Spy Funds Case Builds

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Spy Funds Case Builds

Arrest of 4 Opposition Workers Adds Pressure

Following the forcible arrest Saturday of four working-level officials of the opposition Grand National Party, the prosecution is expected early this week to start calling in politicians who in 1996 allegedly received the spy agency's funds, sources close to the investigation said Sunday.

"With Vice President Kang Sam-jae of the opposition Grand National Party rejecting our subpoena, we will probably start summoning the 183 politicians for questioning this week," said a prosecutor who is working on the investigation. Who would be summoned was yet to be determined, prosecutors said.

The prosecution's latest move is exerting pressure on Mr. Kang by closing in on his former aides and colleagues.

Prosecutors arrested four employees of the opposition party. They were: Ahn Sang-jung, an official with the party's spokesman's office; Lee Jang-yon, a personal secretary to Mr. Kang; and Kim Il-sup, a former secretary to Mr. Kang; and Yang Jong-oh, another opposition bureaucrat.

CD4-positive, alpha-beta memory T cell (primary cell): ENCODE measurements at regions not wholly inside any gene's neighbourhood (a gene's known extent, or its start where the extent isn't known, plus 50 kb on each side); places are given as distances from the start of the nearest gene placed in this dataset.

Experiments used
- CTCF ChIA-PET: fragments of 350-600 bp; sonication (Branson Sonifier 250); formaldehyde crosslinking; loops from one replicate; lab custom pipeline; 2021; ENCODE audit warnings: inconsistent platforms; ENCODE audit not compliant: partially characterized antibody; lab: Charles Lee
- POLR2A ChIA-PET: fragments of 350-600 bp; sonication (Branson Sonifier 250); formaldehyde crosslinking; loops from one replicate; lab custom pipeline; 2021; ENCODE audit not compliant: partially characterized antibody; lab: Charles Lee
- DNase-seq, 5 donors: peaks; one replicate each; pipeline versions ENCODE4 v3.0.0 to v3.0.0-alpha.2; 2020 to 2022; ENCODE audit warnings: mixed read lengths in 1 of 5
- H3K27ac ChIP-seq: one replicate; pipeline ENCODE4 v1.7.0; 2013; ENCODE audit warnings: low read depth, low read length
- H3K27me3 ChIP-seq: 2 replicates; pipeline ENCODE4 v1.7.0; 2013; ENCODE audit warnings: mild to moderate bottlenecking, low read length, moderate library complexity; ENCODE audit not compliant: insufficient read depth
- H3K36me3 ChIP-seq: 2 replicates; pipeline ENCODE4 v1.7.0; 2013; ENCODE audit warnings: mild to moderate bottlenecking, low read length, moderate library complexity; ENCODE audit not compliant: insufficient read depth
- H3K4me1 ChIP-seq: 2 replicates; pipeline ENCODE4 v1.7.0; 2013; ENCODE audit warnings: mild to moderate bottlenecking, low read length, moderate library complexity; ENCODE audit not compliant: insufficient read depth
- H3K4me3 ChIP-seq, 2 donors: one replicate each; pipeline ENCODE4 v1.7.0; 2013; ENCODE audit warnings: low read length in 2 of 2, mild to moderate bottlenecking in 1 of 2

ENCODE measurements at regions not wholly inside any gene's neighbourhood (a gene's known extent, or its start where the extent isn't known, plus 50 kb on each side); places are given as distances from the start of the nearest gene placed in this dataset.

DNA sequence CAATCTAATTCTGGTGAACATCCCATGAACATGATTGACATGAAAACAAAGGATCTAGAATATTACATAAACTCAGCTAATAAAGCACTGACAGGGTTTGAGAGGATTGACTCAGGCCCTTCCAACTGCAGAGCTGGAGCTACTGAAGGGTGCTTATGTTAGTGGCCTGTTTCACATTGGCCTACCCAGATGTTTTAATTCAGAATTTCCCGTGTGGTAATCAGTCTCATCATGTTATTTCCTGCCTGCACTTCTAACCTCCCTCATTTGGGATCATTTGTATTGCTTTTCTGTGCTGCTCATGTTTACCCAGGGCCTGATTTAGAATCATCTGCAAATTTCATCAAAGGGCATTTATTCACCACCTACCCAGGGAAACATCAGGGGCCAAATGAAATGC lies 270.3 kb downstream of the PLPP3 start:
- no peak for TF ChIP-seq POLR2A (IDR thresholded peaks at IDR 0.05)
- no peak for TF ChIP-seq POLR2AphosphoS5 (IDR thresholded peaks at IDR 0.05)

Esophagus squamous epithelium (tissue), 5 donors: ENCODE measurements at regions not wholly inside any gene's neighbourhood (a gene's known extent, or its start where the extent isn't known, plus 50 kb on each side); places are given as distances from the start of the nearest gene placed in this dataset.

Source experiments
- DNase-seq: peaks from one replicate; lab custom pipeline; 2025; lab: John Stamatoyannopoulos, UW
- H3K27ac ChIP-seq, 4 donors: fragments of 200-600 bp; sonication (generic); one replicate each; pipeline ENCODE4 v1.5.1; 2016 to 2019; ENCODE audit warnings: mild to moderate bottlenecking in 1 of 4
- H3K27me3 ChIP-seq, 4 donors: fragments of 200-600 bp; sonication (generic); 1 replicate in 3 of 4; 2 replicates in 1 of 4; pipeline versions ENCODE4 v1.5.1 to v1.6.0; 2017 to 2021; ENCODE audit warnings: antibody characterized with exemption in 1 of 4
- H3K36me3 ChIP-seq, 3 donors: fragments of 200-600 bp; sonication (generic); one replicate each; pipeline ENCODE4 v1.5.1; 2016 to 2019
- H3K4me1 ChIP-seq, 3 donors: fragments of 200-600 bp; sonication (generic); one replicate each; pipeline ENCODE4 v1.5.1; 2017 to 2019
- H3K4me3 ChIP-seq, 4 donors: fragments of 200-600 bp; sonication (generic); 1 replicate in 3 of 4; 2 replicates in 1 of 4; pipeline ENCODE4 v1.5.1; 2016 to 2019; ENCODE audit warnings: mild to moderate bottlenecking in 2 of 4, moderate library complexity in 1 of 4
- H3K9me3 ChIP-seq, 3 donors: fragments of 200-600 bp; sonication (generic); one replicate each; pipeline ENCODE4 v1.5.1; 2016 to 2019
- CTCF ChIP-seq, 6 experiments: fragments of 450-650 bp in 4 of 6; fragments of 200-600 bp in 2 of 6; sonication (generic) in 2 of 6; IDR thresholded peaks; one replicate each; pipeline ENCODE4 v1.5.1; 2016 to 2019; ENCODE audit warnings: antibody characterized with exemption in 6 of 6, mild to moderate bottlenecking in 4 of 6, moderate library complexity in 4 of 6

Prosecutors obtained the arrest warrants for the four and two other former aides in the early hours of Saturday morning.

Warrants for the six were sought on the grounds that they allegedly participated in the distribution of public funds from the central intelligence agency's to candidates of the now-defunct New Korea Party's during the 1996 general election.

The New Korea Party evolved into the current main opposition party, the Grand National Party.

Mr. Kang was the predecessor party's secretary-general. During the 1996 general elections, he headed the campaign headquarter's handling of day-to-day affairs, including campaign finances. He was called in for questioning by prosecutors last week but refused to appear.

The prosecutors then submitted a request to the National Assembly that it consent to the arrest of Mr. Kang, a sitting lawmaker.

In arresting Mr. Ahn, prosecutors accompanied police officers and a emergency rescue squad dispatched when one dials 119. With as Mr. Ahn resisting, the police action took six hours, with some 40 opposition lawmakers and officers angrily scuffling.

Prosecutors are claiming that they have evidence, gathered by tracking bank accounts, that Kim Ki-sup, a former senior official at the spy agency, and Mr. Kang worked together to provide funds.

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